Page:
Seward Coal Dust

Coal dust has been a problem for residents of this beautiful coastal community on the shores of Resurrection Bay ever since the Seward Coal Loading Facility (SCLF) began operations in 1987. Black dust blows off of coal stockpiles and conveyors, seeping into homes, businesses, and schools. Residents inhale it. It also falls onto boats and into the water in the harbor and bay. Residents have tried for years to get the Alaska Railroad Corporation to fix the coal dust problem through containment and best management practices, yet the ARRC has failed to contain its spread. Now two conservation groups have filed suit against the ARRC and Aurora Energy, the operators of the facility, for discharging coal into Resurrection Bay without a permit– a clear violation of the Clean Water Act.

The coal facility was once seen as a welcome source of local jobs, but has since become a constant source of concern. Mismanaged coal dust routinely blows throughout the community and is being dumped into Resurrection Bay from conveyors as it’s being loaded onto cargo ships.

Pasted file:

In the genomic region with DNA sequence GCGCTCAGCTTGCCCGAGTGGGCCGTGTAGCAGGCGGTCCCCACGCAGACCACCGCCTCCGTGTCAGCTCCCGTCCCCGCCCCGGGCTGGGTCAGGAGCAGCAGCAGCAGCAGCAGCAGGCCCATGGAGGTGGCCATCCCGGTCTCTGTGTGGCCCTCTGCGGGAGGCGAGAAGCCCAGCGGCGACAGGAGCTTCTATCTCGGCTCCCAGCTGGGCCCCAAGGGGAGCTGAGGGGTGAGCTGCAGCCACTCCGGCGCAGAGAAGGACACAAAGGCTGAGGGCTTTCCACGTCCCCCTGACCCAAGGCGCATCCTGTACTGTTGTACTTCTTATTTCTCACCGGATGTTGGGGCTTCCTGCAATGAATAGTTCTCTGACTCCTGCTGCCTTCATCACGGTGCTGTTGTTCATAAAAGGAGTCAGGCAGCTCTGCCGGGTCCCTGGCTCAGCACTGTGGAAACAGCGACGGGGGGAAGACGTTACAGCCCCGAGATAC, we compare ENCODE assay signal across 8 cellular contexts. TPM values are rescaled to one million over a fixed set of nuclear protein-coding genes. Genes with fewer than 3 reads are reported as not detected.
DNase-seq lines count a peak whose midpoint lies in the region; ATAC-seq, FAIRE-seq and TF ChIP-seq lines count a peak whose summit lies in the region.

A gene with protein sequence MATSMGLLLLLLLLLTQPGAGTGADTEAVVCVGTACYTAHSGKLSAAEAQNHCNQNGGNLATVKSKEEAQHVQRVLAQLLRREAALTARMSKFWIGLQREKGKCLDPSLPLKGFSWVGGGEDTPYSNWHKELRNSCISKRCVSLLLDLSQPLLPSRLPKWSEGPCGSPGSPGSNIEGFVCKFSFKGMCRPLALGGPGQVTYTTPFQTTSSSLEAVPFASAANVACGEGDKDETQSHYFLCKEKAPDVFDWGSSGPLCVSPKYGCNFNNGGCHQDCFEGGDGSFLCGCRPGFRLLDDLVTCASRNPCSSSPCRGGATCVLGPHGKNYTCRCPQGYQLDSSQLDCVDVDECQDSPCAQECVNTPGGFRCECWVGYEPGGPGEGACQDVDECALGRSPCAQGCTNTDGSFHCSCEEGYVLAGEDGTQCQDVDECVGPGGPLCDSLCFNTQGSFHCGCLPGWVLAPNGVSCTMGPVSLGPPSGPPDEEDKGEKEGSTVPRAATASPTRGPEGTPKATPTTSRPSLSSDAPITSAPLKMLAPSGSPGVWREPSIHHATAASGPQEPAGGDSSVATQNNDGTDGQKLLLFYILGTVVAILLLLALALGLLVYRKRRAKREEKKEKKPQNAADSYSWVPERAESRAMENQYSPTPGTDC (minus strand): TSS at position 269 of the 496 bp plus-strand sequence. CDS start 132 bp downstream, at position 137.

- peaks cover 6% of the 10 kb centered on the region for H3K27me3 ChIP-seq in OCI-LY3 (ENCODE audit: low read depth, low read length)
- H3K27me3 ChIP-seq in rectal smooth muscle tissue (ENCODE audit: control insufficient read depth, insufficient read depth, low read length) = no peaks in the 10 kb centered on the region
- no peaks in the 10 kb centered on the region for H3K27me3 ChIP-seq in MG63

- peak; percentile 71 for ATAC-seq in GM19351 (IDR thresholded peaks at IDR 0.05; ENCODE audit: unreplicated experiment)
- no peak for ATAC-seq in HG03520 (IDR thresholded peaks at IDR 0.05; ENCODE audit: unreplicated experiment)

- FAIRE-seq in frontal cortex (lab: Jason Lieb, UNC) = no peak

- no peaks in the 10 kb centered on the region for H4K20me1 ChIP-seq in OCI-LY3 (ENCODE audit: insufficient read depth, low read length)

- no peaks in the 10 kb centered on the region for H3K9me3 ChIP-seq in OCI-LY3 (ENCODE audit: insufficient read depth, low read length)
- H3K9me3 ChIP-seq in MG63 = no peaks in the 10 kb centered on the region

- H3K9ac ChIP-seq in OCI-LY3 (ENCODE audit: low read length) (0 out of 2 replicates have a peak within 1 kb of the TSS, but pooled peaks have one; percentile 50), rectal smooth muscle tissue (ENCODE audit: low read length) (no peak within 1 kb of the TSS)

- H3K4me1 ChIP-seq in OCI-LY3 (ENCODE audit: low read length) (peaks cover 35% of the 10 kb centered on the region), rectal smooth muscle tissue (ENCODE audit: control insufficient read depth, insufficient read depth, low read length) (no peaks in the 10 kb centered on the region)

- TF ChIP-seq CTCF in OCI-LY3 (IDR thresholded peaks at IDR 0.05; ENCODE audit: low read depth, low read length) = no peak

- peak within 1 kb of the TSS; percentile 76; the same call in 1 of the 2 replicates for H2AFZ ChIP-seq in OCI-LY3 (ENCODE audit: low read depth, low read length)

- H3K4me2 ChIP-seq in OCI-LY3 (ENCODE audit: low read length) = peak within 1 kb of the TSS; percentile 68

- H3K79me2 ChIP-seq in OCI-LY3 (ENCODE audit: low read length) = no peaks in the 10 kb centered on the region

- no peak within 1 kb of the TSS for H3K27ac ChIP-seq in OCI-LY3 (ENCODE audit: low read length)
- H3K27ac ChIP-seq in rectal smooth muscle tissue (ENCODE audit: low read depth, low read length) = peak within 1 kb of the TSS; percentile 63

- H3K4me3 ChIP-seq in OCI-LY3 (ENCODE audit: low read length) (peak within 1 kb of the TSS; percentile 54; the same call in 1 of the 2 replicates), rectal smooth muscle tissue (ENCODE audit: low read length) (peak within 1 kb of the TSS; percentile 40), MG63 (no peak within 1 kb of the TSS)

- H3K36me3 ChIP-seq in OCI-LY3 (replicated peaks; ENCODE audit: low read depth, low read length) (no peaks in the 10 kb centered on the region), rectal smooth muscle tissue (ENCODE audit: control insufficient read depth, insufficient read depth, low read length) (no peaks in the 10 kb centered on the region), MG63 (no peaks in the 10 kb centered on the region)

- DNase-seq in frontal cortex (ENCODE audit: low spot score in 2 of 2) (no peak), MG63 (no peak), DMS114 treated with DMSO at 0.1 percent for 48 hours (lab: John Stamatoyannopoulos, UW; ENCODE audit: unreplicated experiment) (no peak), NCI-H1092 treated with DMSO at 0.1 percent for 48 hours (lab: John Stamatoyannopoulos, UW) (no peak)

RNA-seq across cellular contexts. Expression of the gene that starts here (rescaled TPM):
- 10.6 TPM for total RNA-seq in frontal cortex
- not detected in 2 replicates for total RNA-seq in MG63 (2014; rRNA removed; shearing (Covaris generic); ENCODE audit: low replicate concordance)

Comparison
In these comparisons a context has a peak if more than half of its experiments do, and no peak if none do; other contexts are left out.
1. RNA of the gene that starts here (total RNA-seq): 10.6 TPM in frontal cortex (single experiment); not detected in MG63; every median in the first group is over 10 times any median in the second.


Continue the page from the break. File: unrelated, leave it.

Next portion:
The Alaska Railroad Corporation, which purchased the facility in 2003, is responsible for managing and transporting the coal from Usibelli Coal Mine in Healy to the ships in Seward. They are also responsible for containing the dust, obtaining proper permits and for making sure their operations do not pose a threat to public health and the environment.

Concerns about blowing coal dust have escalated with increased tourism and the resultant boat harbor expansion. Many vessel owners and businesses directly downwind of the coal facility and its immense stockpiles became the unhappy recipients of coal dust that has yet to be properly contained. Residents remain concerned that the dust is polluting the air, affecting public health, blanketing the community, and polluting the bay.

The Railroad’s unwillingness to contain the dust has resulted in Notices of Violation from Alaska’s Department of Environmental Conservation and the recent filing of a lawsuit by the Alaska Chapter of the Sierra Club and Alaska Community Action on Toxics to protect Resurrection Bay from this unnecessary and illegal pollution.